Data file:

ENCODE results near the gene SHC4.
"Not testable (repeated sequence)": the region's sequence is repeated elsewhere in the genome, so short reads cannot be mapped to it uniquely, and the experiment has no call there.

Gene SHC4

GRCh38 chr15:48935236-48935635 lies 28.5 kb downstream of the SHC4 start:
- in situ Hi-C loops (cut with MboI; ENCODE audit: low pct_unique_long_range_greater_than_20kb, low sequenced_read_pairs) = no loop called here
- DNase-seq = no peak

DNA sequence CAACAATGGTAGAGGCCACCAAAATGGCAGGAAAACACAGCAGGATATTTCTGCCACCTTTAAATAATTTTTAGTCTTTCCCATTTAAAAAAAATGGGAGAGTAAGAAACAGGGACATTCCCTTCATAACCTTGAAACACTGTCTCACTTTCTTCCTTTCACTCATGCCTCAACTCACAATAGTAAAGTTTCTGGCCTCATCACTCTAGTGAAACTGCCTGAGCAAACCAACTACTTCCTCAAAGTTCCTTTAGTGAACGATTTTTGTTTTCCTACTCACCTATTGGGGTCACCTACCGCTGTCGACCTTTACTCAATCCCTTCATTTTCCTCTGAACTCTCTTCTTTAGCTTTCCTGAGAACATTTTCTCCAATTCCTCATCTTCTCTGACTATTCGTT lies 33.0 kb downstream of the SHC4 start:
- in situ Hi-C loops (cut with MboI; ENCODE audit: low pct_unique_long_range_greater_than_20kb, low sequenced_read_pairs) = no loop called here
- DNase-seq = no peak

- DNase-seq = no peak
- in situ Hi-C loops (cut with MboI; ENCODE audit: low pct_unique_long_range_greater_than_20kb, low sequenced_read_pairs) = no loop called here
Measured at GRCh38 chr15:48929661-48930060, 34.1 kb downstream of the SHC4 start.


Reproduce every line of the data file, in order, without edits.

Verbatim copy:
ENCODE results near the gene SHC4.
"Not testable (repeated sequence)": the region's sequence is repeated elsewhere in the genome, so short reads cannot be mapped to it uniquely, and the experiment has no call there.

Gene SHC4

GRCh38 chr15:48935236-48935635 lies 28.5 kb downstream of the SHC4 start:
- in situ Hi-C loops (cut with MboI; ENCODE audit: low pct_unique_long_range_greater_than_20kb, low sequenced_read_pairs) = no loop called here
- DNase-seq = no peak

DNA sequence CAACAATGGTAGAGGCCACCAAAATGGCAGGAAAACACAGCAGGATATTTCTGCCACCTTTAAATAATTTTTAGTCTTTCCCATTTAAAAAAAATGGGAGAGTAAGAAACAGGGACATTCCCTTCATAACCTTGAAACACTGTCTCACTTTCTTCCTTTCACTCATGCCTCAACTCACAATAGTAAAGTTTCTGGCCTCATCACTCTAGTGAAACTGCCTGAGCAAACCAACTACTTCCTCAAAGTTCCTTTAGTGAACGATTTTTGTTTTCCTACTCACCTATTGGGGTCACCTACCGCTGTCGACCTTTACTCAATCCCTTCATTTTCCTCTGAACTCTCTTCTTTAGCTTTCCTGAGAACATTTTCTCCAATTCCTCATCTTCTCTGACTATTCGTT lies 33.0 kb downstream of the SHC4 start:
- in situ Hi-C loops (cut with MboI; ENCODE audit: low pct_unique_long_range_greater_than_20kb, low sequenced_read_pairs) = no loop called here
- DNase-seq = no peak

- DNase-seq = no peak
- in situ Hi-C loops (cut with MboI; ENCODE audit: low pct_unique_long_range_greater_than_20kb, low sequenced_read_pairs) = no loop called here
Measured at GRCh38 chr15:48929661-48930060, 34.1 kb downstream of the SHC4 start.